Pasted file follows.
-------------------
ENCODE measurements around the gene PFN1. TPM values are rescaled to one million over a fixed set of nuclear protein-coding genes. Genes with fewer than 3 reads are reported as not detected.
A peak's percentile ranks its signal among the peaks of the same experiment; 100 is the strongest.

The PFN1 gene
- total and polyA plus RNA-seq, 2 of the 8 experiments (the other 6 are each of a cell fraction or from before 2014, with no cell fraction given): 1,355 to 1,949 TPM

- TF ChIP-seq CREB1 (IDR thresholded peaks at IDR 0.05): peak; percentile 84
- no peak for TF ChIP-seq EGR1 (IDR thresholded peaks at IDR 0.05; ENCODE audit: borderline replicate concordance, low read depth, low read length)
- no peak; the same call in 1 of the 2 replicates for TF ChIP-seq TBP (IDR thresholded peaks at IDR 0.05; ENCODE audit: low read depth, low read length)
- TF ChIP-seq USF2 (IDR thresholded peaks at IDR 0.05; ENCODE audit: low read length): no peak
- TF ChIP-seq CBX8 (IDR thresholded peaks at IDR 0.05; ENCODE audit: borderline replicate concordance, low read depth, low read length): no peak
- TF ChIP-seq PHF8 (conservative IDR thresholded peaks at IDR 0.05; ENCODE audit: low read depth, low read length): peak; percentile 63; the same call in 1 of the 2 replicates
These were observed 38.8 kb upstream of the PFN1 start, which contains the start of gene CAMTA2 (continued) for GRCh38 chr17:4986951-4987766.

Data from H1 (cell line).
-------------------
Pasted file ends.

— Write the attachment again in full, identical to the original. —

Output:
ENCODE measurements around the gene PFN1. TPM values are rescaled to one million over a fixed set of nuclear protein-coding genes. Genes with fewer than 3 reads are reported as not detected.
A peak's percentile ranks its signal among the peaks of the same experiment; 100 is the strongest.

The PFN1 gene
- total and polyA plus RNA-seq, 2 of the 8 experiments (the other 6 are each of a cell fraction or from before 2014, with no cell fraction given): 1,355 to 1,949 TPM

- TF ChIP-seq CREB1 (IDR thresholded peaks at IDR 0.05): peak; percentile 84
- no peak for TF ChIP-seq EGR1 (IDR thresholded peaks at IDR 0.05; ENCODE audit: borderline replicate concordance, low read depth, low read length)
- no peak; the same call in 1 of the 2 replicates for TF ChIP-seq TBP (IDR thresholded peaks at IDR 0.05; ENCODE audit: low read depth, low read length)
- TF ChIP-seq USF2 (IDR thresholded peaks at IDR 0.05; ENCODE audit: low read length): no peak
- TF ChIP-seq CBX8 (IDR thresholded peaks at IDR 0.05; ENCODE audit: borderline replicate concordance, low read depth, low read length): no peak
- TF ChIP-seq PHF8 (conservative IDR thresholded peaks at IDR 0.05; ENCODE audit: low read depth, low read length): peak; percentile 63; the same call in 1 of the 2 replicates
These were observed 38.8 kb upstream of the PFN1 start, which contains the start of gene CAMTA2 (continued) for GRCh38 chr17:4986951-4987766.

Data from H1 (cell line).